Pickering Creek is a successful partnership between Audubon Maryland-DC and the Chesapeake Audubon Society, a chapter of the National Audubon Society. Envisioned as a place to learn about the environment, and the unique ecosystems of the Chesapeake Bay region, Margaret Strahl and her brother, George Olds donated to the Chesapeake Audubon Society in 1984. It was their wish that all members of the community, whether watermen, farmers, birders, painters, naturalists, children or adults would have access to the property. For this reason, Pickering Creek is free and open to the public 365 days a year from sunrise to sunset. On any day, you can enjoy a wonderful stroll through the woods and along the creek, encounter a variety of wildlife, possibly even a Bald Eagle or an endangered Delmarva Fox Squirrel.
Pickering Creek Audubon Center is a 400-acre working farm on the Eastern Shore of Maryland situated next to the tidal Pickering Creek in Talbot County, Maryland. The Center's property features a variety of habitats including mature hardwood forest, fresh and brackish marsh, meadow, tidal and non-tidal wetlands, over a mile of shoreline on a tidal creek, and cropland. Two hundred and seventy acres are devoted to low impact "best management practice" agriculture. The farmed acreage of Pickering Creek is its link to the significant farming heritage of the Eastern Shore of Maryland.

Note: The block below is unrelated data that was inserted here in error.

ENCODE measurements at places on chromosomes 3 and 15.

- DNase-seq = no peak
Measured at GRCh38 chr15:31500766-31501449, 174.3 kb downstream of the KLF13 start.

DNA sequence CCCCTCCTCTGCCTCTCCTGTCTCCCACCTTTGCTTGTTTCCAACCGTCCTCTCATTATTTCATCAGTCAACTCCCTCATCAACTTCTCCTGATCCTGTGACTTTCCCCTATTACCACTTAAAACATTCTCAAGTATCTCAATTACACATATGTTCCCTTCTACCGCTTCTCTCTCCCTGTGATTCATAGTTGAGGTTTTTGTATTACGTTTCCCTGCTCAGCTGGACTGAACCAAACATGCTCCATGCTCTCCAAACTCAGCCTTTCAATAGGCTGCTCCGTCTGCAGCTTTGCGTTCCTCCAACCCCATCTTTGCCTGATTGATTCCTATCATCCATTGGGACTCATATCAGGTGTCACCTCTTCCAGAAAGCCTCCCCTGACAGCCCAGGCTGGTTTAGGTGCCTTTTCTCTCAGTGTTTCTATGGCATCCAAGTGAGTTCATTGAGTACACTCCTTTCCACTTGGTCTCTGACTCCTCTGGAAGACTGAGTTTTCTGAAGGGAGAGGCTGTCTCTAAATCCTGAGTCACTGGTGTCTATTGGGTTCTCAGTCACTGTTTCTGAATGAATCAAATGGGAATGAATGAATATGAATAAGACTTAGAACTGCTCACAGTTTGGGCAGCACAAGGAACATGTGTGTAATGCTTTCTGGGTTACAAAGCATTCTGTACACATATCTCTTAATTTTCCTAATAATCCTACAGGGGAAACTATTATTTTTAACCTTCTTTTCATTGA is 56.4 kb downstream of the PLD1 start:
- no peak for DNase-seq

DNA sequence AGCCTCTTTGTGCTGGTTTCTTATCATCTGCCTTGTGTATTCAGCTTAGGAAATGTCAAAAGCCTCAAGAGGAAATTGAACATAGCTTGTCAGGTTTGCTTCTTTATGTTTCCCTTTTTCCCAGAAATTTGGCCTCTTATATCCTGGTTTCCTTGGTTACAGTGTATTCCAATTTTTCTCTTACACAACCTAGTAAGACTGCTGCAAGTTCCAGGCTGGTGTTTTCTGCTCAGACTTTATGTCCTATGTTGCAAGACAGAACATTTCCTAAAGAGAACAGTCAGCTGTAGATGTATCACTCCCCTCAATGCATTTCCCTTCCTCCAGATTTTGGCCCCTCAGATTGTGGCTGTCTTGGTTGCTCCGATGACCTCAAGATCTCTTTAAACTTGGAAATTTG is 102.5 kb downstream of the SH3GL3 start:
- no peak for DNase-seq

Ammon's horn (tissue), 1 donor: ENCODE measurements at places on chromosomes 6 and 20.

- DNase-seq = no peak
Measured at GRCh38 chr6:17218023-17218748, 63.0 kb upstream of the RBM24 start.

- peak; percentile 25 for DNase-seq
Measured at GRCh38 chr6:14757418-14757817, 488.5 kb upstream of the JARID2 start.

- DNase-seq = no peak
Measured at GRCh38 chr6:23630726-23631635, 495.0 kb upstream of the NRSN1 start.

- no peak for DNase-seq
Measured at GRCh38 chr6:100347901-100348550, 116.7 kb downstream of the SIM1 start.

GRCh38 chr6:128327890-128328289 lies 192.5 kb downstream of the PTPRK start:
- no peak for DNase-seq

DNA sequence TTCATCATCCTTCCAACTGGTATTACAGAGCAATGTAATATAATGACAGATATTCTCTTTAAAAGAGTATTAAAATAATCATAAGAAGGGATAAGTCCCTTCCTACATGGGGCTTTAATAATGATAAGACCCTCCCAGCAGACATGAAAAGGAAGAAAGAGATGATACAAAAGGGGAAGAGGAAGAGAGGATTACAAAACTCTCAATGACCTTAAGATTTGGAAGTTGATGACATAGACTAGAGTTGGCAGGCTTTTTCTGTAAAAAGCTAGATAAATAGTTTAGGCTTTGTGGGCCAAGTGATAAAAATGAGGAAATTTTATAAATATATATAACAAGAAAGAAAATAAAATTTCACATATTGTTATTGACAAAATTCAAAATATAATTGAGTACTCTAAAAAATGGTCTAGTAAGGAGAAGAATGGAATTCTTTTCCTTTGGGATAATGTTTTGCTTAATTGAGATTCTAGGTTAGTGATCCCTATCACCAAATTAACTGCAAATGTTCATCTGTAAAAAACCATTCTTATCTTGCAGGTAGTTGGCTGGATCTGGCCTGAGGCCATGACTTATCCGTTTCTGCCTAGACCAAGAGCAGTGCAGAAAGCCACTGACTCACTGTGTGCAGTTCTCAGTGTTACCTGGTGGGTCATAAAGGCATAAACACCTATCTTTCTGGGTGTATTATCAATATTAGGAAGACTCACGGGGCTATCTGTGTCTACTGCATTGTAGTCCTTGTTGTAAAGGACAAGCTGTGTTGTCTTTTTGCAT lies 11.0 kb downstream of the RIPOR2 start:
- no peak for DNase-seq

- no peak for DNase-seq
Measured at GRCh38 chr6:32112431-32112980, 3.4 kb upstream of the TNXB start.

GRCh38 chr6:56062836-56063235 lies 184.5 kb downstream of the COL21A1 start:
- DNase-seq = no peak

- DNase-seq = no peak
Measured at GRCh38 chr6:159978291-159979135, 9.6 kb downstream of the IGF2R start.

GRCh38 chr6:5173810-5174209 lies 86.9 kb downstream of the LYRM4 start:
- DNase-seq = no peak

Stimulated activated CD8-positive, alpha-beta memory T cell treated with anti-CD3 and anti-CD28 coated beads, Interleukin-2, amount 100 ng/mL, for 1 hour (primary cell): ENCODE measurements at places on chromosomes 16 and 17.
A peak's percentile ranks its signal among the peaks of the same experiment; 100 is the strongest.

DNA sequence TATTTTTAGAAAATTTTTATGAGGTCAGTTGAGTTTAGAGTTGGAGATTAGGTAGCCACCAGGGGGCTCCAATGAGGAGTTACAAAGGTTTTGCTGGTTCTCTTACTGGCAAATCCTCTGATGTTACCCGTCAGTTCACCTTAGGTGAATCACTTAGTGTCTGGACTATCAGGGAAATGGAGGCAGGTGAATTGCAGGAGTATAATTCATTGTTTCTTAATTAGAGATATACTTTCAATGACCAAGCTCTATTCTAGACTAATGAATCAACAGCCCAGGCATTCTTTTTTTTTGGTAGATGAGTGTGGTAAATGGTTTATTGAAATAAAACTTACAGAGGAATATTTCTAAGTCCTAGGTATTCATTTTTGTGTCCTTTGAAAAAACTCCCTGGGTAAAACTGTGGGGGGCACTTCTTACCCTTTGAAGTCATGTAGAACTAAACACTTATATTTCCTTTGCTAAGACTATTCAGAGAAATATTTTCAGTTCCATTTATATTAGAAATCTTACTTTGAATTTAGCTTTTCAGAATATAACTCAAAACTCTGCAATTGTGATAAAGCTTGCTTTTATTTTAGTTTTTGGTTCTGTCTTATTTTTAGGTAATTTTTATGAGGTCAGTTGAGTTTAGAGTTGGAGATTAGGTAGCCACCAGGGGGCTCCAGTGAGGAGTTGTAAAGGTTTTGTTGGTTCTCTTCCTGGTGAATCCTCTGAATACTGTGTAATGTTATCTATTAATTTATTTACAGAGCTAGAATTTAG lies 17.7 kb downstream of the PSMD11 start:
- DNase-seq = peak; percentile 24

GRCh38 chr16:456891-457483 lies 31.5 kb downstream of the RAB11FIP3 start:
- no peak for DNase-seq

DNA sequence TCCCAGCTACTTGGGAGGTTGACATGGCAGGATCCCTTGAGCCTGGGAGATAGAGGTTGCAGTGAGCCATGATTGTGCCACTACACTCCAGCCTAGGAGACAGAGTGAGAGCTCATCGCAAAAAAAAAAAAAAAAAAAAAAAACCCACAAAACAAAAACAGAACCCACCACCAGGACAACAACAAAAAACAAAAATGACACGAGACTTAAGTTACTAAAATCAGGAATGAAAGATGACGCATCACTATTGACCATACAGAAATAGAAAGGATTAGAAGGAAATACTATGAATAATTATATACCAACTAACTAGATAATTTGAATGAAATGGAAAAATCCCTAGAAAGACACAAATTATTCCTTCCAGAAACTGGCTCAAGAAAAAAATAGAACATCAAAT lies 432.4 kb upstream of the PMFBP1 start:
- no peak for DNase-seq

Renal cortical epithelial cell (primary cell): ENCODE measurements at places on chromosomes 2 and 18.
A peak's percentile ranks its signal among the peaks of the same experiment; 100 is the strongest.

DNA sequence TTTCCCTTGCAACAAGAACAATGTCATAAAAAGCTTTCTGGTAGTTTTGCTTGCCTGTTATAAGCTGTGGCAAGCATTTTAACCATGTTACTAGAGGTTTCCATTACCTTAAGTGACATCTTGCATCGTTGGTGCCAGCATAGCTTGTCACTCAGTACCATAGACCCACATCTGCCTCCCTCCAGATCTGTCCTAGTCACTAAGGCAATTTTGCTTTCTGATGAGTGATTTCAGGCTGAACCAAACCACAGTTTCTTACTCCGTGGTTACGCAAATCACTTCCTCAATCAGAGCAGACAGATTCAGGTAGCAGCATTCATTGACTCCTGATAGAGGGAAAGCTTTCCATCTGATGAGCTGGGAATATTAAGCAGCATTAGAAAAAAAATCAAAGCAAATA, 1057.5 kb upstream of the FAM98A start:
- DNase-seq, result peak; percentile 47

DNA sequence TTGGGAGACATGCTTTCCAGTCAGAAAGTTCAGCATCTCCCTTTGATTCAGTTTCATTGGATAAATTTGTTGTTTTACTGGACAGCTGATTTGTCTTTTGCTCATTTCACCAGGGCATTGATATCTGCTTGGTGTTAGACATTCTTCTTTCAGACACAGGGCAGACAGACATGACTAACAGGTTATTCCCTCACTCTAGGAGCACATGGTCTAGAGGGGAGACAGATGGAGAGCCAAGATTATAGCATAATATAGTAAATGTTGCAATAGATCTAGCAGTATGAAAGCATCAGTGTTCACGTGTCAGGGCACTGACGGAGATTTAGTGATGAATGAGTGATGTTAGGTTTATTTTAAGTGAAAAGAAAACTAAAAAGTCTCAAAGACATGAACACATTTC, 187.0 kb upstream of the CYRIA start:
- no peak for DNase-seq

The center has been providing excellent environmental and science education programs to students from eight Maryland Counties and the District of Columbia for more than 30 years. Over 16,000 school children visit each year and are given the opportunity to make a physical and emotional connection to their Bay.
The Mid-shore community is the heart of Pickering Creek. Our partners, volunteers, members and supporters are farmers, watermen, business people, scientists, teachers, families and, of course, children. We are enriched by their participation and their ideas for new ideas for improving our programs and facilities each year. With over 240 active volunteers, Pickering is a model for community involvement. Volunteers donate over 3,330 hours each year maintaining walking trails, monitoring a 60 nest box Eastern Bluebird trail, implementing habitat restoration projects, tending the Children's Imagination and Herb gardens, the tool museum and the Waterman's Shanty. The tool museum and Watermen's Shanty are living connections to the farm and water communities of this historic region.
For information contact: Mark Scallion, Center Director @ 410.822.4903